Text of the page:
In the King’s light, Imagining Place was a bright, beautiful, happy-looking place once again, and the contrast between his father and Deceiver was strong. Deceiver left, slinking away this time. The Prince hugged his father. Then sitting in the King’s lap, the Prince heard his father tell again the story of his adoption. His father explained how the Prince would need to fight Deceiver. “Deceiver will come back,” he said, “and you will need to remind Deceiver to leave and retrain your mind to listen only to the true stories.”
It was not easy. At first, the Prince often forgot. But as he practiced saying “no” to the lies, he changed. He learned to listen to the true stories about who he is, and reread the true stories from his father. The Prince listened again to his own story. He learned to trust his father again. His mind and heart took some time to heal, but the Prince now knew his father loved him. The fact that he did not need anything besides his father’s love became real to him. And he found the true stories were enough. The Prince knew his father’s love, and he learned how those around him were also helpful and loving.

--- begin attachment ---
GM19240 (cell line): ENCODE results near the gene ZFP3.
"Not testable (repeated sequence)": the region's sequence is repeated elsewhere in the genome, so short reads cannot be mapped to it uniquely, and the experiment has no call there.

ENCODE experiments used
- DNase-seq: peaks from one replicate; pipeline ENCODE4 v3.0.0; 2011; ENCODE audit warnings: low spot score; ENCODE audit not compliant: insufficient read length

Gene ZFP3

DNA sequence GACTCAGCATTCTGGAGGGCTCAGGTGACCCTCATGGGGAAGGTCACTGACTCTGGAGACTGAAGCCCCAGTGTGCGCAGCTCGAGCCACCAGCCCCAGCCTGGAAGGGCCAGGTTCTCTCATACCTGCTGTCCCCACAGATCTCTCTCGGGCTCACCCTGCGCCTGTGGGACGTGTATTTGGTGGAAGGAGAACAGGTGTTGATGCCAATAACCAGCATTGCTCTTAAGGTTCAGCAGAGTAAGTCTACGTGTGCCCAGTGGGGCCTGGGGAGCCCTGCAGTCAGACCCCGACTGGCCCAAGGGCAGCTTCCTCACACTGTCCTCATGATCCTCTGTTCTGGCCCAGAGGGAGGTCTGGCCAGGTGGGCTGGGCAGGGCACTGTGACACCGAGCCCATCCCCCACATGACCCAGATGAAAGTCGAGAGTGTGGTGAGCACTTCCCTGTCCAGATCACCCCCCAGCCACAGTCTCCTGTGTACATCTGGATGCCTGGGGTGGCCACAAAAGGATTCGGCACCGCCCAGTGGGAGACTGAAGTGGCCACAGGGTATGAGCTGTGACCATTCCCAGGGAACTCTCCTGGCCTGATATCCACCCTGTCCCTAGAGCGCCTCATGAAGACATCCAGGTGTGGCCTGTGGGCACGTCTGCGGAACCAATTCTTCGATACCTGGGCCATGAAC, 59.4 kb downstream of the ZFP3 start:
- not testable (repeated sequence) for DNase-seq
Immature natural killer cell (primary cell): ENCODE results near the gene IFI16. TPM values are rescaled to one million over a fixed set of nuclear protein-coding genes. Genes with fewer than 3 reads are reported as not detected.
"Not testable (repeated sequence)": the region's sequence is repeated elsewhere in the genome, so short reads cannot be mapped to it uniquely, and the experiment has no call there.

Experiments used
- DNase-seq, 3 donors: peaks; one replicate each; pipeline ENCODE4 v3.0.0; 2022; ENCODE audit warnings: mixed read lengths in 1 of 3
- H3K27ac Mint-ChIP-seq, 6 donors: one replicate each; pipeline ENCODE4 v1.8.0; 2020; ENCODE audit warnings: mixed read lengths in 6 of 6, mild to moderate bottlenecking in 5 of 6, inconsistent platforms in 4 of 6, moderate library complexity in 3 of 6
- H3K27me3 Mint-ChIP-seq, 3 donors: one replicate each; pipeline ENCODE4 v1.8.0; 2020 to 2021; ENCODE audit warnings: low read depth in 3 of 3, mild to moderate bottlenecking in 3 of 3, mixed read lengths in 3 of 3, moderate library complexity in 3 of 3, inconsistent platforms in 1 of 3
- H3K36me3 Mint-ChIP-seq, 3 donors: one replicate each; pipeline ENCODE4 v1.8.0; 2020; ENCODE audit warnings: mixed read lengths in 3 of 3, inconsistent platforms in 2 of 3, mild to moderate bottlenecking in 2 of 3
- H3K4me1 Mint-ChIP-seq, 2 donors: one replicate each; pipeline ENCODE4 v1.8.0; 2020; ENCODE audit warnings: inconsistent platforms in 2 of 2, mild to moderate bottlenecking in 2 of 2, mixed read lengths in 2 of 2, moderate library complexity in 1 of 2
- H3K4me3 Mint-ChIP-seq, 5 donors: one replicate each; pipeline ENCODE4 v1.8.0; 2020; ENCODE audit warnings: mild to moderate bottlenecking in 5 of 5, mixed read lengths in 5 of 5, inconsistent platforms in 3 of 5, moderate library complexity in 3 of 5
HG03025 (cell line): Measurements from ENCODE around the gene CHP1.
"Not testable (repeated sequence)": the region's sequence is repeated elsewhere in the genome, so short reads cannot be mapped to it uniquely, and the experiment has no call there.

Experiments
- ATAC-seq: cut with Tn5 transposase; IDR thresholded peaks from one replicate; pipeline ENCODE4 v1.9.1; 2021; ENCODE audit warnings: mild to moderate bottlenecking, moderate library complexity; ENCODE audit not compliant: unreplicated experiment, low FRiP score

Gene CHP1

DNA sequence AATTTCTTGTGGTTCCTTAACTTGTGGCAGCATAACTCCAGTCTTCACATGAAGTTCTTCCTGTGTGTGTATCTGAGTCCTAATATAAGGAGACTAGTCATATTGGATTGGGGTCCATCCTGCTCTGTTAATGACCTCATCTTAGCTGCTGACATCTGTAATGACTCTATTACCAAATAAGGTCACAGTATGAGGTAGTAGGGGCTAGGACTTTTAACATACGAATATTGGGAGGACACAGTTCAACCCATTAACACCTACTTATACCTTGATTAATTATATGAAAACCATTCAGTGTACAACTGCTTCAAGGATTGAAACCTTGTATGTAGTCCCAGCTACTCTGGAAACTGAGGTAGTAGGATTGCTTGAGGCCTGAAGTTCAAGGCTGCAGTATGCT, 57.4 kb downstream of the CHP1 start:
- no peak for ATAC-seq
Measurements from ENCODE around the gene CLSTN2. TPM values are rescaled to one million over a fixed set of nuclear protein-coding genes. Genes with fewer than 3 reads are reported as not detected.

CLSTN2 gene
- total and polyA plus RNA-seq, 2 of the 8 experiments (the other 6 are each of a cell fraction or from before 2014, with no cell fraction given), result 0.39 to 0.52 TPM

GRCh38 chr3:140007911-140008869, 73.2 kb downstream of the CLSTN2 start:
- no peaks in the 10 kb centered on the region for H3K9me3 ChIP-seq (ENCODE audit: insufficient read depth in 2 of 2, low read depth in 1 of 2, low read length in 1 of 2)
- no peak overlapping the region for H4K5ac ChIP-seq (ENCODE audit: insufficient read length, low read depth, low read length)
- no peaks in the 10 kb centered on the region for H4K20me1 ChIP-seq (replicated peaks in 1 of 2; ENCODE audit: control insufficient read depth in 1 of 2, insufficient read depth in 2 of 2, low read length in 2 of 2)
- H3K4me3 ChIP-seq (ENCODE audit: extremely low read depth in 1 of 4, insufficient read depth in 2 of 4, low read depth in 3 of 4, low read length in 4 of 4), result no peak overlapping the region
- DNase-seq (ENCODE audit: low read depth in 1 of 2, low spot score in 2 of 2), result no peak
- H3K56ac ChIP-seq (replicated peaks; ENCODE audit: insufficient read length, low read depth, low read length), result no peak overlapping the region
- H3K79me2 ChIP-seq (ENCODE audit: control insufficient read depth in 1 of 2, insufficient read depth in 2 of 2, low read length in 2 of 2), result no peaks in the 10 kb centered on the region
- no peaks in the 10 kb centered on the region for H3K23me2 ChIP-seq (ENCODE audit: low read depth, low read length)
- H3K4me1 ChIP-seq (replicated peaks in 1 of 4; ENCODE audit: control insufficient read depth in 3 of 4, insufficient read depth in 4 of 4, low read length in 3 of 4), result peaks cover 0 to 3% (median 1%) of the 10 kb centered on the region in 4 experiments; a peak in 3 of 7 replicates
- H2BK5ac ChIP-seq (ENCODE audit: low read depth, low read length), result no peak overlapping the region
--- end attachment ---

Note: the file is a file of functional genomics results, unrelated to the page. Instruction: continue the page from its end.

Another important discovery came out of the change in Imagining Place. He found a new dream: The desire to share his story and how his father truly loved everyone and wanted to adopt them. The Prince found he did not need to wait on this dream. He began right away to tell all who would listen, the true stories of the King. The Prince told them that his father would adopt them. He also told how their worth did not depend on who they are, or what they do, but just because they exist.
As the prince grew, he continued to learn to follow in his father’s ways and to seek the true stories. Seeking true stories and ways became his favorite game. He called it, “Seeking King’s Ways.” And he never tired of learning to seek and follow those ways.